As the Educational Director, I understand how important faculty participation is when developing any type of addition or possible removal of a program. The Educators are the individuals on the front line implementing these changes. I believe that if there is not full support from the Educators and they do not believe in the change, then the process is jeopardized at the very beginning. How would you suggest influencing team members to support a project that they may be hesitant about?

Although I am not an independant consultant, I am an instructor I feel that I am capable of conducting research to determine new programs to offer. I am very versed on items that are relevant to education and medicine and these two programs are in constant change. Being versatile allows me to look for new things that can help the people in my area.


They have to be involved from the beginning, the very beginning. A goal must be stated...usually to create more growth and to fill a need for specific training in a local market area. School groups that involve front line faculty early and often find the most success in new programs or program modifications. One of the biggest mistakes you can make is keeping front line associates or faculty in the dark about the business need. You sometimes think...there job is to teach the curriculum. Wrong, their job is to deliver world-class service through the educational experience and to own the results of their students, programs and the college. Bringing them into the fold, the P&L, the business needs, the training needs of the market area, that is the best thing you can do to get buy in. Create a team of operators, not just faculty. When they are involved in daily business decisions and they understand the situations you face that require adaptation and change, they are more likely to support your initiatives.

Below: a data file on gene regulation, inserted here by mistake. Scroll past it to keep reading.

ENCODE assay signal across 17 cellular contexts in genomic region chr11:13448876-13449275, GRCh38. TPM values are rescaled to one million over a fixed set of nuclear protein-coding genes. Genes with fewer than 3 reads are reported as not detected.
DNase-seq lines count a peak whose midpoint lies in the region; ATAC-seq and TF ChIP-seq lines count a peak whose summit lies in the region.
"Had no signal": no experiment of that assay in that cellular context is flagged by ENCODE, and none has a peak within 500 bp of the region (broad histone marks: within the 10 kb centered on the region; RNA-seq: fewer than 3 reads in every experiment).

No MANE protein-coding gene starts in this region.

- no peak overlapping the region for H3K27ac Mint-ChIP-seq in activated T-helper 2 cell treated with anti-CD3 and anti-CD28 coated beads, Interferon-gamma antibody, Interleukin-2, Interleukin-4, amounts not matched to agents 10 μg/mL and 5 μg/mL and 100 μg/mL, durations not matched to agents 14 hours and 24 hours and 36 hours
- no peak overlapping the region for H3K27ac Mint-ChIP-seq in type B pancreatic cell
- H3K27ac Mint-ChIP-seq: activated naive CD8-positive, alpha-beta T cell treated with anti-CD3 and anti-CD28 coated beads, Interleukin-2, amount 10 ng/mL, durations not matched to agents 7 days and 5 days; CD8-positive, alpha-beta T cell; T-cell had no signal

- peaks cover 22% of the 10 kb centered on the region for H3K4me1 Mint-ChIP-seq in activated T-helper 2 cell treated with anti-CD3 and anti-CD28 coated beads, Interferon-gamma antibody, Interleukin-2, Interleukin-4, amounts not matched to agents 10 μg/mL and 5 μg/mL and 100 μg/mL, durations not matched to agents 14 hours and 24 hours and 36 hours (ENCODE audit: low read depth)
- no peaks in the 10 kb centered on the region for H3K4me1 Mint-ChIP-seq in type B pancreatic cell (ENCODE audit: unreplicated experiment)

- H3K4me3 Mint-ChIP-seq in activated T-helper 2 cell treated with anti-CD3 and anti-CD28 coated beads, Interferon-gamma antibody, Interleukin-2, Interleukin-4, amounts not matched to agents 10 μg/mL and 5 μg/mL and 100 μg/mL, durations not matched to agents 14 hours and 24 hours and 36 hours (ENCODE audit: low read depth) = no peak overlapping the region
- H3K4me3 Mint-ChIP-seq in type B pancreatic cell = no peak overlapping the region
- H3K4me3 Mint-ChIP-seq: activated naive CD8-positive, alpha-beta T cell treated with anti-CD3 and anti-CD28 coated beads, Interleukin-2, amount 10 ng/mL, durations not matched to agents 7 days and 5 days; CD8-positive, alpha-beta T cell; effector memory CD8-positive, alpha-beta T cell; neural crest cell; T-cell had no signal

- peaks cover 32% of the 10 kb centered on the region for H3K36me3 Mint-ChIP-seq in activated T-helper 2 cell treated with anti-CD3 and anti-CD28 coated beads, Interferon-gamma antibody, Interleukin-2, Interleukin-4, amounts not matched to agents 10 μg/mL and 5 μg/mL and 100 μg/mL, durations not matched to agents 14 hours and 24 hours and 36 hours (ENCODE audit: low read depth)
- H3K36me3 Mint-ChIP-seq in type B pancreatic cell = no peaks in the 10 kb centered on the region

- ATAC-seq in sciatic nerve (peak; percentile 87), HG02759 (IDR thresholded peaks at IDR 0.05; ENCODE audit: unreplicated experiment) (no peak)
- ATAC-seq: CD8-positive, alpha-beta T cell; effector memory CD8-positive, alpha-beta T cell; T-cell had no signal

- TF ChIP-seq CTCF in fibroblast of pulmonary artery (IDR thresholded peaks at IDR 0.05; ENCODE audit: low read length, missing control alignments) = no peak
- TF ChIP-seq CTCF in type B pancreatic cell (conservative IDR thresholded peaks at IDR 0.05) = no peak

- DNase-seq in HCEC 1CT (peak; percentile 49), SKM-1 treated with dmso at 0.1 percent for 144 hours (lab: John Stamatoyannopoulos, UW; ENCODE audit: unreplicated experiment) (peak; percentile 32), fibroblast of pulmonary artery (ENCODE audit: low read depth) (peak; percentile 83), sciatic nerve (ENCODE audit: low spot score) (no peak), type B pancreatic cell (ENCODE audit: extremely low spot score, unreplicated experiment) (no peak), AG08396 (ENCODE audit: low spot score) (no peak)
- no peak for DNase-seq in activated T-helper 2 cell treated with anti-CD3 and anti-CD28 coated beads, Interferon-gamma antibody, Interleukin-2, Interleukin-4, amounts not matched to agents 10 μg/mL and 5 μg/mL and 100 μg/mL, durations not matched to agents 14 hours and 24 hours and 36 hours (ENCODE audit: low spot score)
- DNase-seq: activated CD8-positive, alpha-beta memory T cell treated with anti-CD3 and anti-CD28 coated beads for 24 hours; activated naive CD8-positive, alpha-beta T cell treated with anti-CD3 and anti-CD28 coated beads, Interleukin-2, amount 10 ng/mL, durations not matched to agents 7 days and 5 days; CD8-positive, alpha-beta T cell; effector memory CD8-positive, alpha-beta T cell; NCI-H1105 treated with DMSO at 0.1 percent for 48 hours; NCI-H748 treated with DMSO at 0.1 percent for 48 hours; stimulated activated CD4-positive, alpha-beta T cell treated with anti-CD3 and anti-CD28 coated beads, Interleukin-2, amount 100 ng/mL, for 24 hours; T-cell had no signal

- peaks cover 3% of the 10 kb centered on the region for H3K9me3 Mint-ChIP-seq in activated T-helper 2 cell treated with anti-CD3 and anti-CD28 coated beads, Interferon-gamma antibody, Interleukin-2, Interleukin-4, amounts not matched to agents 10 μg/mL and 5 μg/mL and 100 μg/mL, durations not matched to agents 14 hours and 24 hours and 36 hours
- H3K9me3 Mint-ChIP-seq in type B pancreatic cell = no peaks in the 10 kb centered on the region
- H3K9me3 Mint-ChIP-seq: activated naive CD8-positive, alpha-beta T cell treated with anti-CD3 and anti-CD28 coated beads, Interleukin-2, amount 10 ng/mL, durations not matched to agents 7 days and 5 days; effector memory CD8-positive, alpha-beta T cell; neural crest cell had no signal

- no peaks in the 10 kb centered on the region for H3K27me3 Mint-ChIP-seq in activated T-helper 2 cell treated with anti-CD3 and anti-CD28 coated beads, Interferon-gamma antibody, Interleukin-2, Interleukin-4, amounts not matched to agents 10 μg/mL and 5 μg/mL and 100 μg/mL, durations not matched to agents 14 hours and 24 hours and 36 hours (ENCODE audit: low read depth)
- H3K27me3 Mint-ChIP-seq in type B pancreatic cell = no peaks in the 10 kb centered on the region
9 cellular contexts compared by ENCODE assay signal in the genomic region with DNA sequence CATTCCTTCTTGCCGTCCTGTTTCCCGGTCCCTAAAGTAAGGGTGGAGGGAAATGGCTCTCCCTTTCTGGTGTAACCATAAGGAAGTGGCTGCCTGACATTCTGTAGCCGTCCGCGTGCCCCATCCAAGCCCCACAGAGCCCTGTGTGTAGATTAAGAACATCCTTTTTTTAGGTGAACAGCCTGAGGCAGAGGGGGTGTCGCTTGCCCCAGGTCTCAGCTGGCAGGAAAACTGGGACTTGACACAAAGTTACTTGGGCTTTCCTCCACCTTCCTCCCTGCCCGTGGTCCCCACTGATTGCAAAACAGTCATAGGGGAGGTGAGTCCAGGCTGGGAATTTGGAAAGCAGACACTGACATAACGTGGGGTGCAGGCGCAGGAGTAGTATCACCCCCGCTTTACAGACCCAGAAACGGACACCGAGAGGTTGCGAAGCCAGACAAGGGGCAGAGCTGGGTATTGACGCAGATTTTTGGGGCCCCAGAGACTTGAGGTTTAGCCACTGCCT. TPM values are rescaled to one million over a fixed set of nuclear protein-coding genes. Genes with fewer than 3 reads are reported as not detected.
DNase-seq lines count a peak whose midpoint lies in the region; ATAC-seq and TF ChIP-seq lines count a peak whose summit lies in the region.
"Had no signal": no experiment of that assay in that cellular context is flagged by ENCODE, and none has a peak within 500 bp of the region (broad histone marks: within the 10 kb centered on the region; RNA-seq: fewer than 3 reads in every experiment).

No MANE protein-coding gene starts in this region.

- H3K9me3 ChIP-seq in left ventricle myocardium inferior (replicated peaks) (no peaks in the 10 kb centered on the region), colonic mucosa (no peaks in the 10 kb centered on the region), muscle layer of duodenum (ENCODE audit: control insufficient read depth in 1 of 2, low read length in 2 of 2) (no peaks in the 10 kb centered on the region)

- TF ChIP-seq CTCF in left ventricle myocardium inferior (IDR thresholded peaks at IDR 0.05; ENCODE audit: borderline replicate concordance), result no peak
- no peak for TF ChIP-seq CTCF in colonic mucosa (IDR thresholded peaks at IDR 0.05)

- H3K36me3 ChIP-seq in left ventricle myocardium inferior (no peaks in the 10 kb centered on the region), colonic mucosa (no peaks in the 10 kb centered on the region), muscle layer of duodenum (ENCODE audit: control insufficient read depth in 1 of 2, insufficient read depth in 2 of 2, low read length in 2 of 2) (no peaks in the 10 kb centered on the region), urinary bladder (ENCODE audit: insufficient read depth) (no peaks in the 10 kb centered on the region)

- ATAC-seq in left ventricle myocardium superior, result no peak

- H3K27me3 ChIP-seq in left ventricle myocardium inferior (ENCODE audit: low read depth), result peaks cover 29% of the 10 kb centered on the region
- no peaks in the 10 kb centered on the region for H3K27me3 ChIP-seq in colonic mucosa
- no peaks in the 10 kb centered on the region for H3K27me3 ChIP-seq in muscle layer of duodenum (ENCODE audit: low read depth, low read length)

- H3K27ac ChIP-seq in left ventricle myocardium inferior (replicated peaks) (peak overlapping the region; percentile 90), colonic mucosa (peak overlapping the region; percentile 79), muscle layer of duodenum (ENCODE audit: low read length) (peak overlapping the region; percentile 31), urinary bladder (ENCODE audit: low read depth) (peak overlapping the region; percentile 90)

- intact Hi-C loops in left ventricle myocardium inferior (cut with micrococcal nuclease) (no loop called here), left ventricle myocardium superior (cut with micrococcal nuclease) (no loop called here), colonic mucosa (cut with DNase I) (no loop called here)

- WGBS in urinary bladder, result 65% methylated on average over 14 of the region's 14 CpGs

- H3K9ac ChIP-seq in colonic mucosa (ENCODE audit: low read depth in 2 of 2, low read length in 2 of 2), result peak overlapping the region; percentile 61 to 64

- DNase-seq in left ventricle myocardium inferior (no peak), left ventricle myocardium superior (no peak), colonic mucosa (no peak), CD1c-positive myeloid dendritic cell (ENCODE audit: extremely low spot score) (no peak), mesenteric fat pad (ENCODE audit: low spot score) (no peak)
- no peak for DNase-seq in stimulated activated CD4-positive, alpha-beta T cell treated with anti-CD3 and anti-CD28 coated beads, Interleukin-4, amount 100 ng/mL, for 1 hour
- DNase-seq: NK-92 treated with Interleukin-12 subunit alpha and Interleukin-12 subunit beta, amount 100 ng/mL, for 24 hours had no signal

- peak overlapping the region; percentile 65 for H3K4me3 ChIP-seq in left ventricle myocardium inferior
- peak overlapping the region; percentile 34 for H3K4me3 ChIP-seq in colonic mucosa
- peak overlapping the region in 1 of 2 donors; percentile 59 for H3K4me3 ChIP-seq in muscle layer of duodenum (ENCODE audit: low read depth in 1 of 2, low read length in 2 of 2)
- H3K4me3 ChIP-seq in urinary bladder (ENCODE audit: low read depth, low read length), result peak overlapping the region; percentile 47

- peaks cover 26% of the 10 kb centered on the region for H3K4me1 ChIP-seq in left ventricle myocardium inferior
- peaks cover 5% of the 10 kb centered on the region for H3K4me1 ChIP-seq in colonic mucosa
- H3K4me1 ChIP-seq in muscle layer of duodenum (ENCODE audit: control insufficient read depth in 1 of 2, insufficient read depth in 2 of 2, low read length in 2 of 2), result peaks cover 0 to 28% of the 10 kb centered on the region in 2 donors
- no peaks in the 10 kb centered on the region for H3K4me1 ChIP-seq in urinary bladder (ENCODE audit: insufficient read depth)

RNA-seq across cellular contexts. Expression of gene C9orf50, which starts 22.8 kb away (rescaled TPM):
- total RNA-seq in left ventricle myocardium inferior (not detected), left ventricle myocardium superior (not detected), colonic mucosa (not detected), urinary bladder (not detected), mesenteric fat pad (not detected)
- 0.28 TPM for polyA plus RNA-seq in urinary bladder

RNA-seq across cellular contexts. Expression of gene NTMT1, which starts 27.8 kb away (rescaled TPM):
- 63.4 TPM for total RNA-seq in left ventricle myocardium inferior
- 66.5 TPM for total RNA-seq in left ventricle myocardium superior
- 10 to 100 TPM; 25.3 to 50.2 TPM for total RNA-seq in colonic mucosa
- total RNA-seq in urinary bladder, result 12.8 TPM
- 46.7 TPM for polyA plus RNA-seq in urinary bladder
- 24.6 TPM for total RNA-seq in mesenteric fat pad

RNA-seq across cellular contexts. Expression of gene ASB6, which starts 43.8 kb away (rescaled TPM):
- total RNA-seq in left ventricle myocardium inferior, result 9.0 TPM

Christopher Nickell


What area of medicine do you teach within higher education?

Christopher Nickell

We have a good deal of high-level research from places such as the BLS, information from our PAC as well as information regarding what our local competitors offer. What has been really eye-open though has been calling several of the large employers in our area and learning about their training requirements.